Sleep Apnea
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What is Sleep Apnea?

About 80 million people in North America snore, and approximately 12 million Americans have sleep apnea. So what’s the difference, why does it matter? Sleep apnea is a sleep disorder that involves pauses in breathing during sleep. There are two types: obstructive sleep apnea (OSA), and central sleep apnea (CSA). In OSA, the muscles supporting the soft tissues in the throat, including the tongue and soft palate, relax temporarily and narrow or close the airway. In CSA, breathing stops due to problems with the nervous system. Your brain “forgets” to signal your muscles to continue breathing.

Snoring is caused by the vibration of the soft palate and uvula, occurring when the airway becomes obstructed during sleep. Several things can obstruct the airway and cause you to snore, including allergies drinking before bed, being overweight and having large tonsils or a deviated septum.

If you snore now and then, you probably have nothing to worry about. But chronic snoring can be a sign of sleep apnea, a more serious sleep disorder. People with sleep apnea stop breathing in their sleep – sometimes up to 100 hundred times an hour – for one minute or longer.

Sleep Apnea and Your Health

Sleep apnea leads to poor sleep quality. Every time breathing pauses, carbon dioxide levels in the bloodstream begin to build up. The brain notices this and sends signals for the person to wake up so they can take breaths of fresh air and restore oxygen levels. Those afflicted may not even be aware that they are waking up many times during the night. This prevents the brain from achieving REM sleep, so that the person begins to feel sleep-deprived all the time.

Lack of sleep has cascading effects that hamper every system in the body. Everything from digestion to mental concentration and memory retention is impaired. Left untreated, sleep apnea can increase your chances of serious health conditions like high blood pressure and heart disease. At a minimum, you may feel groggy in the morning or unable to concentrate during the day.

Screening Questions Before Treatment

Some questions we will ask to determine if you have sleep apnea include:

  • Do you snore? Snoring is a sign that your airway is constricted.
  • Do you feel tired during the day?
  • When you wake up, do you feel like you haven’t slept at all?
  • Does your partner notice that you stop breathing during the night? Or choke or gasp for air?
  • Do you have high blood pressure?

You are at greater risk for sleep apnea if you are 50 or older, and if you have a BMI greater than 28. Men are more likely than women to suffer from sleep apnea.

Other Snoring Problems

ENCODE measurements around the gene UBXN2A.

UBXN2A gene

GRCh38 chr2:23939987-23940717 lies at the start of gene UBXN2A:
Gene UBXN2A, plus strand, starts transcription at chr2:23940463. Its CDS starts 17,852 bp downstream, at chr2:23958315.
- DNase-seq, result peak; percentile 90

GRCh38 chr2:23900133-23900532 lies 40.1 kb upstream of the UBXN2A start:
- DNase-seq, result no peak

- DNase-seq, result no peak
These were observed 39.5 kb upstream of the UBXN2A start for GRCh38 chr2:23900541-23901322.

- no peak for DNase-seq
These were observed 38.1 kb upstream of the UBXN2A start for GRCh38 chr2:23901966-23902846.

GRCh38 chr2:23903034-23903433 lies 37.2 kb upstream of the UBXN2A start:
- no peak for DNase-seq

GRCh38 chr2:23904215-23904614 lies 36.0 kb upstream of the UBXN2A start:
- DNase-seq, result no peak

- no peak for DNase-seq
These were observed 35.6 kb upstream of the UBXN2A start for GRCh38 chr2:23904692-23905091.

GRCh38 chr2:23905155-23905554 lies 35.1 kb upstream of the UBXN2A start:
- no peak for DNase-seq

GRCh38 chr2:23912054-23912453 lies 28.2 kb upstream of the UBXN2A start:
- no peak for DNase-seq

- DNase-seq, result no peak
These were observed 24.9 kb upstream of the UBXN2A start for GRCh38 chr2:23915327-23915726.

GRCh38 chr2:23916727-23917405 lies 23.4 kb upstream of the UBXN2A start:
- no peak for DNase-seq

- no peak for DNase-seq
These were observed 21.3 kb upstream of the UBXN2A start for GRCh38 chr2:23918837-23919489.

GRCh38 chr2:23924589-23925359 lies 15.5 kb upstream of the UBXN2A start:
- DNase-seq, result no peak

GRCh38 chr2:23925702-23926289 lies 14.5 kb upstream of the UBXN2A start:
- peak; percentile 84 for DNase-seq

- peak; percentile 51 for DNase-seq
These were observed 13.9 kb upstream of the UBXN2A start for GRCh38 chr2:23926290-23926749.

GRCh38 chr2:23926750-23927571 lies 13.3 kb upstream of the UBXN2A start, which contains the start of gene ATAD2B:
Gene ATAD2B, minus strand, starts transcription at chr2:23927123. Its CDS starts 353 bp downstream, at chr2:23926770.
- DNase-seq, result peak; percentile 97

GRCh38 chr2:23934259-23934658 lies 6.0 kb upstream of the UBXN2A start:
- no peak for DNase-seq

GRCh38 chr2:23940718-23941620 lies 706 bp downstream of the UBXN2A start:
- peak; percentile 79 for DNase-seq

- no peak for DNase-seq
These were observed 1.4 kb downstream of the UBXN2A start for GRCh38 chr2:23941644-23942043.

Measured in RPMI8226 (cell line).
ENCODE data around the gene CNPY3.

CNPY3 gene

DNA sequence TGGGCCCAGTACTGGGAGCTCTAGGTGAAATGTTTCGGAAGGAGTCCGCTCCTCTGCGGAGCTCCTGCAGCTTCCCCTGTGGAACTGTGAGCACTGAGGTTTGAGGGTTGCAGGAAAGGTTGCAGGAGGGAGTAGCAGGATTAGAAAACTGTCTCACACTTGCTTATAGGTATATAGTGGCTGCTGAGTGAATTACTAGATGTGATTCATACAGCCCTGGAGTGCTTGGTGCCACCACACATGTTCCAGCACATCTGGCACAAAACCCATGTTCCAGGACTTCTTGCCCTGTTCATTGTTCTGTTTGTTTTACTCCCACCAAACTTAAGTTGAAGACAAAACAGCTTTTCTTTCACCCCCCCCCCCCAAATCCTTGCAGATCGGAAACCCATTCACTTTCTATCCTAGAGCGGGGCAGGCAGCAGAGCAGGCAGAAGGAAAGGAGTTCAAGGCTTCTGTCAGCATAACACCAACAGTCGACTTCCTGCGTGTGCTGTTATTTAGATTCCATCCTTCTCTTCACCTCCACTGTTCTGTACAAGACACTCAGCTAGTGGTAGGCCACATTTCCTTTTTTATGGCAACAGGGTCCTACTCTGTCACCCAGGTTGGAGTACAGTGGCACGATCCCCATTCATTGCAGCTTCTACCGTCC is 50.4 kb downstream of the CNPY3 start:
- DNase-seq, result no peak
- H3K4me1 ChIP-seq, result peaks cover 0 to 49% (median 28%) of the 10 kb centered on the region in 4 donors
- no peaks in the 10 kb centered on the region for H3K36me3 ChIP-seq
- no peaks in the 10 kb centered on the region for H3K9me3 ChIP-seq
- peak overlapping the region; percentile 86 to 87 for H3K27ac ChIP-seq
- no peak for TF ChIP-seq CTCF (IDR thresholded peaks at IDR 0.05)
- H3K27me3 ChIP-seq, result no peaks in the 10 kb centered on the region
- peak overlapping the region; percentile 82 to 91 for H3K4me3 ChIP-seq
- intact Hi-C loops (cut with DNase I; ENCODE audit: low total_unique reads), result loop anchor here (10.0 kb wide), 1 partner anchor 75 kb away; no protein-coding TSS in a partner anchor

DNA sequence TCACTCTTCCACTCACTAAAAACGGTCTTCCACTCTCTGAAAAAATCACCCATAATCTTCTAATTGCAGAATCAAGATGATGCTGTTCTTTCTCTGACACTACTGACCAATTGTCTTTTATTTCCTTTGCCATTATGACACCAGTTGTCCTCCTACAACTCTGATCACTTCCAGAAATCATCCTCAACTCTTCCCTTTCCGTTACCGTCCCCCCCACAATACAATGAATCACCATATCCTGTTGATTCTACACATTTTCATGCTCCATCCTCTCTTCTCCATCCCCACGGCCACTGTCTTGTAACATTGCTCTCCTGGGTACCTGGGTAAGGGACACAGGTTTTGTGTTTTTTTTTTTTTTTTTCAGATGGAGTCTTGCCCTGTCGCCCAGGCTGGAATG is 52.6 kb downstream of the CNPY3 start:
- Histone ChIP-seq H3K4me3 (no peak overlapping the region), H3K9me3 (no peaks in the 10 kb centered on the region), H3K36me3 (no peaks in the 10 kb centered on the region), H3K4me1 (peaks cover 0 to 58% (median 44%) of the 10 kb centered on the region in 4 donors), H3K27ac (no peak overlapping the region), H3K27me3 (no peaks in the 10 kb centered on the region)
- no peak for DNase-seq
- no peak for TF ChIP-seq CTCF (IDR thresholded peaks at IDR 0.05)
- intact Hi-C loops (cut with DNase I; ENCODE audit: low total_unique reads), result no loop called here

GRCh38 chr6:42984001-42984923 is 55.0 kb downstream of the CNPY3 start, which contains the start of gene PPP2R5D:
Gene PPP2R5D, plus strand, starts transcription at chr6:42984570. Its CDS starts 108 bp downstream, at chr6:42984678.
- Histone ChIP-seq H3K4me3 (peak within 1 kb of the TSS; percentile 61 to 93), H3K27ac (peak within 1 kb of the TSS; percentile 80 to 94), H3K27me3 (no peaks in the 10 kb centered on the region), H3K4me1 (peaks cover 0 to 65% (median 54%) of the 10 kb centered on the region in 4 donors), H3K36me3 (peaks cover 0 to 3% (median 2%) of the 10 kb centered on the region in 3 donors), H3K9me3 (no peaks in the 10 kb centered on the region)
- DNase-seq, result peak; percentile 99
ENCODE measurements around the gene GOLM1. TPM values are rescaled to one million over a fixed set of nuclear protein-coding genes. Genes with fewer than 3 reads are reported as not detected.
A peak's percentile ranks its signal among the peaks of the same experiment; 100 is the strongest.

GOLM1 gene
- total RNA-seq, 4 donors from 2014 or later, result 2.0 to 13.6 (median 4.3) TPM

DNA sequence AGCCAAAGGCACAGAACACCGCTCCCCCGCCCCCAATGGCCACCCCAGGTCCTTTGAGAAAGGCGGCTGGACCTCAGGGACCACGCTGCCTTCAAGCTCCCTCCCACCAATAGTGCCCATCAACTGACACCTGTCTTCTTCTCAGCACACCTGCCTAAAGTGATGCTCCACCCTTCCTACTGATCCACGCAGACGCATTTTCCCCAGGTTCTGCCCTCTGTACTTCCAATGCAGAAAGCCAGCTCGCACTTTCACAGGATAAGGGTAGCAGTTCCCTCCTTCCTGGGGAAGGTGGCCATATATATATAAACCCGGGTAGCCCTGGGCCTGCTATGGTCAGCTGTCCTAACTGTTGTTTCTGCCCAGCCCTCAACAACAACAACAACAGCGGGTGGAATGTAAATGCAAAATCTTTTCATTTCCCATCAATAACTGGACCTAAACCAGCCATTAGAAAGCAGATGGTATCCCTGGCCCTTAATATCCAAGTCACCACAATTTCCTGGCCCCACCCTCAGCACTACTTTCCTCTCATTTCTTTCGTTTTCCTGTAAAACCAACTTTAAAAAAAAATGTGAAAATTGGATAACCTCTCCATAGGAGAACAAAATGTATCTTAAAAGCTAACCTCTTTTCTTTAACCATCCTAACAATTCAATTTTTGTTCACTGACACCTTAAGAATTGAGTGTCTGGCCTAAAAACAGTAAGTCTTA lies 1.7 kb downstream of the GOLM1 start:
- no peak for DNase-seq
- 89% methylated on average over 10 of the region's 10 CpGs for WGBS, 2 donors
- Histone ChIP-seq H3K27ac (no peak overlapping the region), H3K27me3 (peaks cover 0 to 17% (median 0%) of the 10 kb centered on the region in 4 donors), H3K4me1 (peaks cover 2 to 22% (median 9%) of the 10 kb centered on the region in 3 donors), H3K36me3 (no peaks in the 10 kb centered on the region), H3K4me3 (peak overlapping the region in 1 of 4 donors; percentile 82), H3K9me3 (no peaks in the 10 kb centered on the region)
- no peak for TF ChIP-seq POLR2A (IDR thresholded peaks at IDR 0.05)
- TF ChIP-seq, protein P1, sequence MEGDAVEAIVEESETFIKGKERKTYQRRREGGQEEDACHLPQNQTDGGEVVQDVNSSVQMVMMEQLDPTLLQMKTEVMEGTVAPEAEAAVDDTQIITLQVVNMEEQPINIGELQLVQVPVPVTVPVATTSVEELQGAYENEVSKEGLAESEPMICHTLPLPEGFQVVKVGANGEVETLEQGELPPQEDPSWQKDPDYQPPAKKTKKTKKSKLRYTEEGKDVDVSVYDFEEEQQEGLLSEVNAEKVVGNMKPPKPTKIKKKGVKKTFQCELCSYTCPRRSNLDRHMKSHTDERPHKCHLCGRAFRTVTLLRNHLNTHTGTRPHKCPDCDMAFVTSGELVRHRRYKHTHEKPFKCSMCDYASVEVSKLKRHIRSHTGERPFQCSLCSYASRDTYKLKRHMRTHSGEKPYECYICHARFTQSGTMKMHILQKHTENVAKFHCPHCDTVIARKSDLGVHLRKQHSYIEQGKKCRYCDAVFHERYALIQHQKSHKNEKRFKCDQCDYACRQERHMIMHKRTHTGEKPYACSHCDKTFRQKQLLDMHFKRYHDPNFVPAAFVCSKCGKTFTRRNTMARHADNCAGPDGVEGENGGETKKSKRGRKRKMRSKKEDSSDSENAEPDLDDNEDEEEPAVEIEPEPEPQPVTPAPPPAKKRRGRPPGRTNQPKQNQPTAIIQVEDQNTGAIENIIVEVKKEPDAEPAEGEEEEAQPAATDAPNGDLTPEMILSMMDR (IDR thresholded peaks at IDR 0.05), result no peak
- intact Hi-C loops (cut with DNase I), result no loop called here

Though snoring may be a sign of sleep apnea, it can also occur independently. If your excessive snoring is bothering your partner, we have snoring solutions available. The most nonintrusive method is a simple oral appliance that keeps the tongue from obstructing the airway while you sleep. These appliances are similar to nightguards and orthodontic retainers worn at night.

Sleep Studies: Ares Watermark

To determine if you have sleep apnea, we will need to conduct a sleep study. For this, we offer one of the best devices on the market: the ARES Home Sleep Test Solution. This device is worn on your forehead, with a tube placed over your nostrils. It collects data such as airflow levels, audio recording of snoring, and measurements of head position throughout the night.

Ares Watermark System

Treatment Options Available

  1. Mandibular Advancement Device: This is a type of oral appliance that keeps your airway clear while sleeping. It moves the tongue and jaw forward to prevent the tongue from impairing your breathing. Over-the-counter options are available, as well as devices custom-crafted to fit your mouth. It should be noted that MADs are not suitable for those who wear dentures or have serious dental issues.
  2. Vivos Therapy: This is a method for non-surgically reshaping the airway to stop sleep apnea from occurring. Much like Invisalign gradually shifts the position of teeth, Vivos involves a system of oral appliances that gradually broaden your airway. Though the entire process usually takes 18 to 24 months, patients tend to notice improvements in their breathing during the first few weeks. Best of all, once your airway has been reshaped, your sleep apnea is gone forever. This treatment is used for those with obstructive sleep apnea whose breathing problems stem from correctable anatomical defects.

NightLase®️️ Therapy

NightLase Therapy is a revolutionary laser-based treatment for sleep apnea that does not require wearing oral appliances. In three 20-minute sessions spread over six weeks, your dentist uses a laser to heat the sections of tissue at the back of your throat. This expands your airway, which significantly lessens snoring and sleep apnea.

The results last for up to a year, and the procedure can be repeated indefinitely. NightLase is an effective, non-invasive, and highly convenient way to treat sleep apnea.

Step 1 - Preconditioning
Step 2 - Tissue Strengthening

Contact Beverly Hills Dentistry to learn more about NightLase®️️ Therapy in Los Angeles.


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